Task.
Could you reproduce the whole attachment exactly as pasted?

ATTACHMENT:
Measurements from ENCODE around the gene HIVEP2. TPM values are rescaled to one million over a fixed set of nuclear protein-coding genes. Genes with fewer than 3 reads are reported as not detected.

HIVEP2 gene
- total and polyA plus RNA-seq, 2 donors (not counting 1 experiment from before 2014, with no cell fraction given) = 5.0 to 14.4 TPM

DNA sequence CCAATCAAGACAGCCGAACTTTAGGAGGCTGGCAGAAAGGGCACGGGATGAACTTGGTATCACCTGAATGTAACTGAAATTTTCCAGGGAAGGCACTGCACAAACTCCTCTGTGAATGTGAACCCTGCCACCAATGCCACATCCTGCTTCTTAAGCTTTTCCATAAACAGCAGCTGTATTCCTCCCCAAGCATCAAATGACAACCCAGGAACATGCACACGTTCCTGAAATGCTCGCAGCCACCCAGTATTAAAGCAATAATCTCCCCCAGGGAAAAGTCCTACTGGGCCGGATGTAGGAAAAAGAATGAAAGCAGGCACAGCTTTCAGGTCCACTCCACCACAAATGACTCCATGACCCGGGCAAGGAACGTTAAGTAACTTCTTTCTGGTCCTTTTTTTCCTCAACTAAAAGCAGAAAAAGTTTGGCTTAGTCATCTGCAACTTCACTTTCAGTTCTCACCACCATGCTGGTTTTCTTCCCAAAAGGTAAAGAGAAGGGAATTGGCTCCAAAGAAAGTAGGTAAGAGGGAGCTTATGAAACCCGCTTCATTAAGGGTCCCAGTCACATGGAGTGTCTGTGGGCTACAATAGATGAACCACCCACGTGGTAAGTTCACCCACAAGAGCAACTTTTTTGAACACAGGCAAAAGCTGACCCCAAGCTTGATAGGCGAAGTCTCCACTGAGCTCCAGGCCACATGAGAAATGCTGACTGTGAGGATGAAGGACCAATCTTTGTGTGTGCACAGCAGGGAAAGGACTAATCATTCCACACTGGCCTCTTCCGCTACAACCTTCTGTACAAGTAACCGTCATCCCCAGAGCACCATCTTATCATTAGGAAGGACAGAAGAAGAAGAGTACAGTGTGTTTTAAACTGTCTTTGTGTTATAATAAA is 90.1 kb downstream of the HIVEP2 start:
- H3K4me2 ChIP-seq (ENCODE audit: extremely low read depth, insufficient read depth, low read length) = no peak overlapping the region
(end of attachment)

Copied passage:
Measurements from ENCODE around the gene HIVEP2. TPM values are rescaled to one million over a fixed set of nuclear protein-coding genes. Genes with fewer than 3 reads are reported as not detected.

HIVEP2 gene
- total and polyA plus RNA-seq, 2 donors (not counting 1 experiment from before 2014, with no cell fraction given) = 5.0 to 14.4 TPM

DNA sequence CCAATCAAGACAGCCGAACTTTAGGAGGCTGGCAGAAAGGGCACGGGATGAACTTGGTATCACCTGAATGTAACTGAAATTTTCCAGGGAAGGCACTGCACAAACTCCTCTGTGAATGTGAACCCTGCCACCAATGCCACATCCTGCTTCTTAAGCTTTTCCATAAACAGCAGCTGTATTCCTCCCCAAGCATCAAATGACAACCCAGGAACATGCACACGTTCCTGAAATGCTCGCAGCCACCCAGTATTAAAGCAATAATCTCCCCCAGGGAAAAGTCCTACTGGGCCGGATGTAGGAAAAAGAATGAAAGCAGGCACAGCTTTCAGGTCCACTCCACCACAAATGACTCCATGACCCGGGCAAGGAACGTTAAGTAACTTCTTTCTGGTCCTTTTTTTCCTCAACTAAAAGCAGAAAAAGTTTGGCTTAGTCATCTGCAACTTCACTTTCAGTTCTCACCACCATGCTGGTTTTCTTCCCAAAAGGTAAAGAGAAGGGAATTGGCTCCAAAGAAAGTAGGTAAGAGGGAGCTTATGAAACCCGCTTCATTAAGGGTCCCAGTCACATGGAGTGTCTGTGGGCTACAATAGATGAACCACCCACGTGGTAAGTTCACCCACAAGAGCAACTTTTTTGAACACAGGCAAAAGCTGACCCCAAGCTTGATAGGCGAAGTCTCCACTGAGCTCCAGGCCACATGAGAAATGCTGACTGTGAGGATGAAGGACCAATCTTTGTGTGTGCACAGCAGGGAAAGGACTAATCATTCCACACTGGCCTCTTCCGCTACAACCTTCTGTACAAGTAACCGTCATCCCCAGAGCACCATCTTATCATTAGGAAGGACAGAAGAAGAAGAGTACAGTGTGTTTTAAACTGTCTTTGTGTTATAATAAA is 90.1 kb downstream of the HIVEP2 start:
- H3K4me2 ChIP-seq (ENCODE audit: extremely low read depth, insufficient read depth, low read length) = no peak overlapping the region